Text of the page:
FORT WAYNE, Ind. (WANE) — Nine years ago, if the “thank-you blanket” had been a bit better, 67-year-old Sally Segerson might be retired.
It wasn’t and she isn’t.
Instead, she is the sole person behind Street Reach for the Homeless, which gives food and equipment to people living without shelter.
She remembers serving as a homeless census volunteer in 2012. She was tasked to find homeless men downtown and thank them with a napkin-like blanket.
“You wouldn’t even take one to a football game and think it was going to keep you warm,” she recalls. “And yet these people are out in the elements.”
Her indignation was sparked.
Two weeks later, Segerson took a meal to the first homeless man she had met outside the library during the census and a few of his friends. “It started with five men. And then it went to 15.”
That was February, 2012. Since then, she has missed the Monday meal appointment only twice, both times due to ice storms. The number of meals has grown to more than 100 each week.
Segerson has a cooking background; she once owned a restaurant and can cater. She serves the meals with no help, after a man told her spectators with other street groups made him feel like a zoo animal at feeding time. When she broke her wrist last year, she brought in another person.
The Sunday morning “pop-up” events are different. She welcomes volunteers to unload, arrange and distribute the winter coats, hats, gloves, boots, tents and sleeping bags.
She has given out well over 300 coats so far this winter, a sharp jump from last year’s total of 170. She personally covers much of the cost of the food and clothing, which is why she remains employed full time.
“I am blessed with an invisible army of supporters,” she explains. “An average pop-up costs me $1,500. My average meal cost about $200. In the summertime, my average meal will cost me about $250 to $300 because my numbers go up that high. That’s all part of donations, all part of my GoFundMe*.”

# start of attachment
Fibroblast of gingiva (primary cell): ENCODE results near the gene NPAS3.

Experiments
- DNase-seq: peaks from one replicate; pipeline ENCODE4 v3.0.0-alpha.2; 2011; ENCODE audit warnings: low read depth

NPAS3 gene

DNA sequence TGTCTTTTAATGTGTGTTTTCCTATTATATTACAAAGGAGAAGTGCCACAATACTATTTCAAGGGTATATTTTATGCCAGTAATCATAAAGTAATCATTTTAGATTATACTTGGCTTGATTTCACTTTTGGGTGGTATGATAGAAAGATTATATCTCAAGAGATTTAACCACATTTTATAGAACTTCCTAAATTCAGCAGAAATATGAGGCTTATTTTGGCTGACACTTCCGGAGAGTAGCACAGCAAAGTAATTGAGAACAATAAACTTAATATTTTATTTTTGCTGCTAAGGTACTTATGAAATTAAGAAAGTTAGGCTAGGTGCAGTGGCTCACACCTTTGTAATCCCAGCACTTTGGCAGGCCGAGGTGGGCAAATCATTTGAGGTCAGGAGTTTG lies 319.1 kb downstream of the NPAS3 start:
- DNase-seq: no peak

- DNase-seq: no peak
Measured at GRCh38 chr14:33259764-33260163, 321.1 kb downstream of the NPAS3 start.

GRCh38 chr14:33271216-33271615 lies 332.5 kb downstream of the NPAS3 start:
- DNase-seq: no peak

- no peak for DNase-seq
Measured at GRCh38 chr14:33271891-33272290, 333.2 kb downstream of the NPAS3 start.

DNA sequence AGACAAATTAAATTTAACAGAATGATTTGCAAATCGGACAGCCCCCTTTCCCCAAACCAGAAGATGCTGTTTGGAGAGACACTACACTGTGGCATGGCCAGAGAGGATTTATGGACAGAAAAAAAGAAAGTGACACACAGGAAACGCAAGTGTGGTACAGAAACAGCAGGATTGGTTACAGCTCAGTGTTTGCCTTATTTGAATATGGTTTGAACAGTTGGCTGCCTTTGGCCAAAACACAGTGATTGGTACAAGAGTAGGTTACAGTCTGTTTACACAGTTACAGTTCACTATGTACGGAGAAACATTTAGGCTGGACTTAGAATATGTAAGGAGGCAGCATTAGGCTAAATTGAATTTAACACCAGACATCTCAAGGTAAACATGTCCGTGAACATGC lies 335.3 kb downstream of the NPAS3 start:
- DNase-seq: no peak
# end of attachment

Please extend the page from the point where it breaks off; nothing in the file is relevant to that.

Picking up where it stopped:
She’s never formalized Street Reach for the Homeless into a non-profit or tax-exempt organization. “People are donating out of the goodness of their heart, out of the compassion they have, the understanding they have.”
Segerson bristles at the notion she enables the homeless. “My job is simply to keep them alive until they make another decision or another page in their life story turns. We all should have the opportunity to see the greatest potential out of whatever life story it is that we’re going to live.”
How long can she continue? “Every year you think, ‘my goodness, am I going to do one more winter? Am I going to schlep around in my van?’ At what point in time do you say that this comes to an end?”
As some of the men thank her with an extra “Miss Sally,” it’s clear indignation is not her only motivation.
“That original gentleman who I met outside the library has been in an apartment for at least seven years,” she says, clearly smiling beneath her cloth mask.
“Many of these people I have known for many years. It’s not just: I’m handing things to people. It’s: I listened to you when you talk. You’re sad for a day. Tell me why. You’re hopeless on a day. Tell me why. You’ve got joy in your day. Let’s celebrate together. We’ve watched a lot of things happen over the years. I’m blessed to have that respect coming from those people that I consider my friends.”
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